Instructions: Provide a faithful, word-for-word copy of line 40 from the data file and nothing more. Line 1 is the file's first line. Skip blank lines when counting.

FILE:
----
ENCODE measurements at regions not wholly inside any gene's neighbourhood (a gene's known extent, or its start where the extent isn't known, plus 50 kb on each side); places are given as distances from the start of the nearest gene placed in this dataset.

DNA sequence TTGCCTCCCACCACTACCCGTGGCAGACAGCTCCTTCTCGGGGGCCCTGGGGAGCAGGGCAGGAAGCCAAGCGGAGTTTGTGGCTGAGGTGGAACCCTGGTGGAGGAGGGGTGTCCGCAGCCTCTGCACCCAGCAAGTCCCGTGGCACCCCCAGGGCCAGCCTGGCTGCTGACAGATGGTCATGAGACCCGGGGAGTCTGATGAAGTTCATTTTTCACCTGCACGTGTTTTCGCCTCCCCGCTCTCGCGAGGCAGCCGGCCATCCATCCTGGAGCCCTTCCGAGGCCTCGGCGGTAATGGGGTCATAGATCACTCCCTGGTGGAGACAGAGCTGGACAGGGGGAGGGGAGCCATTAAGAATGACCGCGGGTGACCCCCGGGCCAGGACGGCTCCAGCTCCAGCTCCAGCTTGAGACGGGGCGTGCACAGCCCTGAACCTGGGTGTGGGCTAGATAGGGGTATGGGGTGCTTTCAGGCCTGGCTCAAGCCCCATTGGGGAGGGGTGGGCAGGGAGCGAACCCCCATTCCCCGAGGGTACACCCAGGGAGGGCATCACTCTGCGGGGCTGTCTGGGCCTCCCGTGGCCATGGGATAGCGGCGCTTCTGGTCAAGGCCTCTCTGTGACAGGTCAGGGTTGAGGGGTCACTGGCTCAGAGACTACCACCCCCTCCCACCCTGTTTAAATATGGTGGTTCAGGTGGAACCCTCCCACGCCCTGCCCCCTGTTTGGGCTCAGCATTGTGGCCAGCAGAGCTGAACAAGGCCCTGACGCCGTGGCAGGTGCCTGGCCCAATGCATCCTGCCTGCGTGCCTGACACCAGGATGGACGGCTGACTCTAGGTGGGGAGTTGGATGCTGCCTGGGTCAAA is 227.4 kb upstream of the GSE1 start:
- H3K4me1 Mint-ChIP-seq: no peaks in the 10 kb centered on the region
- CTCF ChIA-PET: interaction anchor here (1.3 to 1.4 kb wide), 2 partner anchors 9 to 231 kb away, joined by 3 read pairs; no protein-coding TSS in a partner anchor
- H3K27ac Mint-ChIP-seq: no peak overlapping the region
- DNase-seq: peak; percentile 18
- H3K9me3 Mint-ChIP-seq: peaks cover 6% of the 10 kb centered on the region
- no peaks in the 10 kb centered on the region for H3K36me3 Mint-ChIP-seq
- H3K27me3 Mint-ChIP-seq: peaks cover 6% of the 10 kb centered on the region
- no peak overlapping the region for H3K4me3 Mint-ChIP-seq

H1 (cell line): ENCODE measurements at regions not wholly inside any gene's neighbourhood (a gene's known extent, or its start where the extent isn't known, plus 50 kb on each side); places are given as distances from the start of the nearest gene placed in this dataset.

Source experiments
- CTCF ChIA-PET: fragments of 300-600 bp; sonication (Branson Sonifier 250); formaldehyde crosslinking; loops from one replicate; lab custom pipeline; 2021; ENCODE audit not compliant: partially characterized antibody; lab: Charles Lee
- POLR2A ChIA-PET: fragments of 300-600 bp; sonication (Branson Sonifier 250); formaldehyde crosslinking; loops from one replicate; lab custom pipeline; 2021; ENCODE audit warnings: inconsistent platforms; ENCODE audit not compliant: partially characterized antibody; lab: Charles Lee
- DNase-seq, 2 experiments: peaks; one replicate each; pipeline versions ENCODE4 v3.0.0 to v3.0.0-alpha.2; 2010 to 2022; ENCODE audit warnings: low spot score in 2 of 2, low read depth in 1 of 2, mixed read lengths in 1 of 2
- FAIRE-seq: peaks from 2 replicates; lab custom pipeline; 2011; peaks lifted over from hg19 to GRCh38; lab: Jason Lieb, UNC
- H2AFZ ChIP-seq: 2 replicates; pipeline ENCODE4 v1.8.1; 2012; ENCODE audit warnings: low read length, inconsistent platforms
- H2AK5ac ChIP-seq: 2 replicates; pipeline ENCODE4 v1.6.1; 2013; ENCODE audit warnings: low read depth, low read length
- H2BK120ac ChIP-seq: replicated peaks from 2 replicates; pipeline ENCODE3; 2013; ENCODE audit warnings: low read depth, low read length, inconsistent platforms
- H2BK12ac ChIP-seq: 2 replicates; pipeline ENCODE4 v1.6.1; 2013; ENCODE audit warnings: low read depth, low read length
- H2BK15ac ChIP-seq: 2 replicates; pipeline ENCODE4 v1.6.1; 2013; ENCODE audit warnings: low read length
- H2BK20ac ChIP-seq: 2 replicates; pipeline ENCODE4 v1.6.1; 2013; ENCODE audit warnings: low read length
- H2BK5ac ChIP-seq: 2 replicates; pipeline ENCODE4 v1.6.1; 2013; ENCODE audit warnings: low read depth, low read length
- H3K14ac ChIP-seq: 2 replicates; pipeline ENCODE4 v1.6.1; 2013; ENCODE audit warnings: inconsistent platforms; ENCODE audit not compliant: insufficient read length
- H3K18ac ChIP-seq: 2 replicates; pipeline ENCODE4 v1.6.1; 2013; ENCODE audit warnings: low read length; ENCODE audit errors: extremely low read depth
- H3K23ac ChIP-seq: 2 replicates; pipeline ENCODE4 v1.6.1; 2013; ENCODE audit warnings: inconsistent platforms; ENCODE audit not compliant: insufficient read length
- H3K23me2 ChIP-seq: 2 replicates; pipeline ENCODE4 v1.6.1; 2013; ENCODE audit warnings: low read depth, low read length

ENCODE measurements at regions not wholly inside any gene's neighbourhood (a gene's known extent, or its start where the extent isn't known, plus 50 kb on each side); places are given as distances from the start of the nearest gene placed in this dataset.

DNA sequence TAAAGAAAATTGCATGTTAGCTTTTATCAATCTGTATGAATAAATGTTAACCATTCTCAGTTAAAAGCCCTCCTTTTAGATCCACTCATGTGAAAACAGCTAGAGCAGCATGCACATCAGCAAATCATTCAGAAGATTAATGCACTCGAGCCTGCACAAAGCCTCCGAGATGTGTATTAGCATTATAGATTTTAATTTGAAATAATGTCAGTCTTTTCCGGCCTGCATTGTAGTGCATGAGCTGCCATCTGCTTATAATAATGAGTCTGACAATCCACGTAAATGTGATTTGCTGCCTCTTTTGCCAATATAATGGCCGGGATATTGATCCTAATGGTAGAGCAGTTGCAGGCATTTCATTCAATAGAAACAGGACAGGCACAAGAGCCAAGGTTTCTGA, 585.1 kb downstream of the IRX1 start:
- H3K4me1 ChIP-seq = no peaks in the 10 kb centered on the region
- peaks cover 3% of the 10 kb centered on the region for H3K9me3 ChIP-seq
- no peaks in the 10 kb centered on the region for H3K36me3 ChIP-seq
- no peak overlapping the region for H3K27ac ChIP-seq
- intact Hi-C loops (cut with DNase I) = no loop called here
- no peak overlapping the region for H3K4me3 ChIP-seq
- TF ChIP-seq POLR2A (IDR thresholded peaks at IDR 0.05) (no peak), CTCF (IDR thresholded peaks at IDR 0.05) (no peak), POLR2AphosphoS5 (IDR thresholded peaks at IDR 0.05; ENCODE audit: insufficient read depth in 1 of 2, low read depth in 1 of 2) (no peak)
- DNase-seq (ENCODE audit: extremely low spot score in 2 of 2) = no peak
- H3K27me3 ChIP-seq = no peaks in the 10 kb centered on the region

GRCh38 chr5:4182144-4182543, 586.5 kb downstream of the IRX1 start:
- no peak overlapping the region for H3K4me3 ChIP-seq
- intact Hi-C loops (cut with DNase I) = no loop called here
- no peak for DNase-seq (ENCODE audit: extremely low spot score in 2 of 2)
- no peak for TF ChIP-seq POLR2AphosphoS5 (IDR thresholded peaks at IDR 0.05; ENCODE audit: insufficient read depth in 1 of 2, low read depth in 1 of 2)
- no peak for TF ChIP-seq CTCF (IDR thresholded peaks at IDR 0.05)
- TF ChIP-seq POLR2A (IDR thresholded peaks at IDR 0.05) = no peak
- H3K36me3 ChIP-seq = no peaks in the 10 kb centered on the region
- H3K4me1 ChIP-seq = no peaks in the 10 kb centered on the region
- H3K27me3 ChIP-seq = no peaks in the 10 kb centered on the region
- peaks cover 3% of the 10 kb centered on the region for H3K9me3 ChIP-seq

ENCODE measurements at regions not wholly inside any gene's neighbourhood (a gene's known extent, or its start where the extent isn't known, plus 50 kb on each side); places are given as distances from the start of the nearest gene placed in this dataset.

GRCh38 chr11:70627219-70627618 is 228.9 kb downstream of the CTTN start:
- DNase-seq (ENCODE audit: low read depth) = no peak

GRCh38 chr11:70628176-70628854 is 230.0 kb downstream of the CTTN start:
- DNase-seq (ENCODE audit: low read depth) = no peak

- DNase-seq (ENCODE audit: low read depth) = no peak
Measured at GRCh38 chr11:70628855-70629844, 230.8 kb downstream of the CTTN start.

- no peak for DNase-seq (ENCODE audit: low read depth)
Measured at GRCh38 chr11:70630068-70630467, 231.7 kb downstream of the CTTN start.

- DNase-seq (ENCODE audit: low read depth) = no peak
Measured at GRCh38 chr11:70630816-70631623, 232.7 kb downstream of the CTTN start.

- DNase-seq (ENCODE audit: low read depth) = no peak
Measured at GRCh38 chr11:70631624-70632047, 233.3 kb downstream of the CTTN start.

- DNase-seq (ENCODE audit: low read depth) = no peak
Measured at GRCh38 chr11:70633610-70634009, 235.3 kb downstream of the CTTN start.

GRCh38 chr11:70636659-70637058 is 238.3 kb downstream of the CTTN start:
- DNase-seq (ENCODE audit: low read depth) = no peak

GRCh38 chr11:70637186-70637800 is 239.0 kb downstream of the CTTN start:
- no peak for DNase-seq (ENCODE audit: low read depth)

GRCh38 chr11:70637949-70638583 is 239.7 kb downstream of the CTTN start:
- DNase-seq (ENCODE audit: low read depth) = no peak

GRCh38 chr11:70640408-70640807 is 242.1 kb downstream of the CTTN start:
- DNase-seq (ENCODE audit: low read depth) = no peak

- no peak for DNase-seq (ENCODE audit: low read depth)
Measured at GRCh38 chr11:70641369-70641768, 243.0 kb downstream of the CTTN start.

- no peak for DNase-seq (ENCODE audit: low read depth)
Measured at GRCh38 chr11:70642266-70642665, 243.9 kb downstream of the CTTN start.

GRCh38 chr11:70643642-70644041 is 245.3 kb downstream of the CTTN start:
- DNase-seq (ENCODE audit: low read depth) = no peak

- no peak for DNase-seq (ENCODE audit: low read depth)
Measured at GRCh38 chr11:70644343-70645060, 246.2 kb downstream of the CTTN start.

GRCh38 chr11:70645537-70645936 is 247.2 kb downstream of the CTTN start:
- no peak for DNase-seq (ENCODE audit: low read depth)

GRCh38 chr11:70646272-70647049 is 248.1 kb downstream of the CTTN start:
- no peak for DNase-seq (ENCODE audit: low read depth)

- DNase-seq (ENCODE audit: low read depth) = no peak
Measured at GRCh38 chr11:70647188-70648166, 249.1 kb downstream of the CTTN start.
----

- no peak overlapping the region for H3K4me3 ChIP-seq